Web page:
If I told you renewable energy was less expensive than fossil fuels, would you believe me?
No? Neither would most people, mainly because they’ve been so expensive for so long.
To be clear, this doesn't mean your home heating bill is going to suddenly change. We're looking at production and technology here, and there are no overnight solutions to rapidly scaling renewables. But consider the long-term implications: We could be chipping away at the climate crisis by growing our investments in sustainable energy, and maybe saving a whole bunch of money in the process. But in part because decision-makers in this arena believe that renewables are too expensive, these investments look less attractive than they may actually be.
There’s a lesson here: We can only make meaningful change if we’re willing to move on from our old narratives.
Yes! Again, not for the average person. And we are far from having the proper infrastructure to support a sudden growth. But we are technologically able to produce renewable energy at a much more affordable cost than people tend to think, and this poses an interesting problem. It means that when renewable energy advocates talk about the high cost of renewables, they're potentially telling a counterproductive story about the thing they want to support. McKibben writes:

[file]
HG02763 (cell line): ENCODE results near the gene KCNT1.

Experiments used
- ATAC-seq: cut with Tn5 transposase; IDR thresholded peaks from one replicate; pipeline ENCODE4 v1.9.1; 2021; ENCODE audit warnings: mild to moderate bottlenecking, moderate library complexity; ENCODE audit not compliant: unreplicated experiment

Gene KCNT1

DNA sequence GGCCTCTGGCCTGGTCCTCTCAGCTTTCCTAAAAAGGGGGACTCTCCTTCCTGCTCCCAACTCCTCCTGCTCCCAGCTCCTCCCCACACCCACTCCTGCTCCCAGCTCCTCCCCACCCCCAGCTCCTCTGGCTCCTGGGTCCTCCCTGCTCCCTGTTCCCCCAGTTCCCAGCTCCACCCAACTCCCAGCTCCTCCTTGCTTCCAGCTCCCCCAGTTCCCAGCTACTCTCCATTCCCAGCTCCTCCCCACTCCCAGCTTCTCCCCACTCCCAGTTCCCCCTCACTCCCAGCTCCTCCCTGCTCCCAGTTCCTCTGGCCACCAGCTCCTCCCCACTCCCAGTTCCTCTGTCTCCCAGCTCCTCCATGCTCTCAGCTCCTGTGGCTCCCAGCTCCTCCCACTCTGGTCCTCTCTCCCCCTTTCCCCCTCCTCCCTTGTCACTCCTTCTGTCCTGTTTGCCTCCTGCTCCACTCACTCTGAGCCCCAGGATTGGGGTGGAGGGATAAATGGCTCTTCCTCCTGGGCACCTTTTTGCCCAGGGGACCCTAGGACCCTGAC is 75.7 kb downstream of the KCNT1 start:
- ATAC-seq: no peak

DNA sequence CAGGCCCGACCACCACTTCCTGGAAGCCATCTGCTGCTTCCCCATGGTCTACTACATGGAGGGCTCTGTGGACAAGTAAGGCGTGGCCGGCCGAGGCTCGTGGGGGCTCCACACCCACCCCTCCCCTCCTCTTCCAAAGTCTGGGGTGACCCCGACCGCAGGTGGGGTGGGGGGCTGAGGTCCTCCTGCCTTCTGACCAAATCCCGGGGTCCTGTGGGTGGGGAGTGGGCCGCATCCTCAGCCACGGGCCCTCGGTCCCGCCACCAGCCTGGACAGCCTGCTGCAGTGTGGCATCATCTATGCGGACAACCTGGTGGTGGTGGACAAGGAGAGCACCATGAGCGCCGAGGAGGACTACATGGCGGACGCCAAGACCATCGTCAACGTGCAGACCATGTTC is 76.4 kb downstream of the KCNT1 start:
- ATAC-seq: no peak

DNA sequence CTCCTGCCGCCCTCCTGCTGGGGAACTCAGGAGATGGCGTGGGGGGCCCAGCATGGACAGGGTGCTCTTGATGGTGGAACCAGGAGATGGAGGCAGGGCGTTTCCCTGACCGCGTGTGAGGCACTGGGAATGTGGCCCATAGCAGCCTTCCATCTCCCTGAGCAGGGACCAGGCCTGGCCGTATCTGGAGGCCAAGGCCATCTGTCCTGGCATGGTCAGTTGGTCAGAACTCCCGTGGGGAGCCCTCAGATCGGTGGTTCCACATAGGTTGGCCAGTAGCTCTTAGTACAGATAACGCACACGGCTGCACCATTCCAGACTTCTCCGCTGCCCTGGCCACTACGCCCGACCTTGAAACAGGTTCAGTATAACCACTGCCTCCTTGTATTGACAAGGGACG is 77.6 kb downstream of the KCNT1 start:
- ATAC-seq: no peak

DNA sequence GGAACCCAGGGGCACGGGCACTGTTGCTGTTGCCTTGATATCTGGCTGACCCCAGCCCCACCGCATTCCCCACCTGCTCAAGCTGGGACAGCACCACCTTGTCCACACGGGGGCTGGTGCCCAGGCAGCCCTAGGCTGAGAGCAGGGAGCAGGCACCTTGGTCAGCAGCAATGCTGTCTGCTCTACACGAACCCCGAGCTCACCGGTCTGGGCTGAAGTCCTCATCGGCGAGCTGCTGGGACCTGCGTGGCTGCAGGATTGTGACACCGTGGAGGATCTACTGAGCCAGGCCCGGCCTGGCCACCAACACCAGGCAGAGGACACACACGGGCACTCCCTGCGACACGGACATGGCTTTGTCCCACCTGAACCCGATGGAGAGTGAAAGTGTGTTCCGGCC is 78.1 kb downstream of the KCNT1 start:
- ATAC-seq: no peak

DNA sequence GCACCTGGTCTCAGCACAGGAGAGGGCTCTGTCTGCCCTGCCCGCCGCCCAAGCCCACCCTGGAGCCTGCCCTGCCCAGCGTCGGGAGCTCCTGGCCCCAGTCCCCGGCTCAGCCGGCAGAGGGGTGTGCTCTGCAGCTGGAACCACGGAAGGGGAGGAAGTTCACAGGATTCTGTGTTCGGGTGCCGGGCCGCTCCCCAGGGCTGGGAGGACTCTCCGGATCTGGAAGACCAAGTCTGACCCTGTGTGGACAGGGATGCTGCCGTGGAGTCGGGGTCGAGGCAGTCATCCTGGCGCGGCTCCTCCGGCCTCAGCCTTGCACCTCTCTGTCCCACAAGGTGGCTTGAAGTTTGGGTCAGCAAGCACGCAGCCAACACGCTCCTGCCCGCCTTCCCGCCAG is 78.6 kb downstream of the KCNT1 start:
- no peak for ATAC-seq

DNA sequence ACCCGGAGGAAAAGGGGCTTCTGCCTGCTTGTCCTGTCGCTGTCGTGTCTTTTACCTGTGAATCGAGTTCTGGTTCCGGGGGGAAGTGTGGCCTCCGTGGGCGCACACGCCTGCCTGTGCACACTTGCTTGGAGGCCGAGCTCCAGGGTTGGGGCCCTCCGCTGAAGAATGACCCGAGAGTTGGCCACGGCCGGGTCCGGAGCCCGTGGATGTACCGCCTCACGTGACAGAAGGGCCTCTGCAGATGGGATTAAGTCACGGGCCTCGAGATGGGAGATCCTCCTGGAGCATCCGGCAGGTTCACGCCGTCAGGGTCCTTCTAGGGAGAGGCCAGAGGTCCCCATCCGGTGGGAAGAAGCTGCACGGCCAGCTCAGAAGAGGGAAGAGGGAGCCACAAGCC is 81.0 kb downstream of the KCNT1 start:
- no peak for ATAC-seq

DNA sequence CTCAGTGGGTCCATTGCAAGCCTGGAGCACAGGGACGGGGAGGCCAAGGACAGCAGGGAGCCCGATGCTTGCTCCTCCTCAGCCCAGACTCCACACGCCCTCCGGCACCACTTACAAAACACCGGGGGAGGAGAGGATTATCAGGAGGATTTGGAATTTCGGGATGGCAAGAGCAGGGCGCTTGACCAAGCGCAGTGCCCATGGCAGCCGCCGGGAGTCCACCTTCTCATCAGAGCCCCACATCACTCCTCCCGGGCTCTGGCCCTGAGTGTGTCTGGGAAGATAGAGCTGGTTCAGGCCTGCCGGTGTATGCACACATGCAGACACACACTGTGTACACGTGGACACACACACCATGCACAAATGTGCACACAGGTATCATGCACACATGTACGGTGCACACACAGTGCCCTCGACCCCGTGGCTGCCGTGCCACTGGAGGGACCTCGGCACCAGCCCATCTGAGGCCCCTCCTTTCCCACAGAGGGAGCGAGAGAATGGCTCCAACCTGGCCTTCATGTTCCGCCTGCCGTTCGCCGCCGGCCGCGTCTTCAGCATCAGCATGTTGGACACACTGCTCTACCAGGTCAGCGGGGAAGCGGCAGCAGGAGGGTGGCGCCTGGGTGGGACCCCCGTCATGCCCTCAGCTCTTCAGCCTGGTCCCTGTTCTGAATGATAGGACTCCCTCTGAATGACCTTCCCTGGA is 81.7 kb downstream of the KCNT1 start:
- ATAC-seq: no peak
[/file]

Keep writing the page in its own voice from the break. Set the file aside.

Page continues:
The implications here are large. Are major forecasts wrong? Have we been under-investing in promising technologies, locking in higher energy costs, and holding back innovation? McKibben again:
I am no climate expert, so I’ll leave those next steps to the likes of McKibben and my fellow Bulletin writer Andrew Revkin. But I feel confident about the broader lesson to draw from this:
When we question our old narratives, we open up the possibility of innovation.
I see this happen almost every day. And it’s at the core of so many of the stories I edit at Entrepreneur. I’ll give you two examples:
When people pay rent, they almost always do it with cash or a check. Because that’s so common, nobody seemed to wonder whether renters could pay by credit card, thereby helping them build good credit. Or whether that credit cart’s points could then be put towards their future mortgage. But when the entrepreneur Ankur Jain questioned those sets of assumptions, he created a revolutionary new credit card called Bilt.
Most people assume that insiders know more than outsiders. This means that people with information can make better judgments than people without that information. But… what if the wisdom of the crowd could be smarter than the insiders? That simple question led to a fascinating government study, which then spawned a forecasting company called Good Judgment that tests everyday people, identifies which of them are unusually amazing at predicting the future, calls them “superforecasters,” and uses them to help organizations anticipate future economic and geopolitical events.
Of course, many of us are also the beneficiaries of some shift like this. Look at how, for example, working from home once seemed impossible — until our narrative was forced to shift, and we’ve since discovered all its many benefits. Now imagine if our perspectives hadn’t shifted during the pandemic. We’d be stuck in an old narrative that we now know was bunk.
When we stick to our old narratives, we can miss out on real benefit. But we don’t have to.
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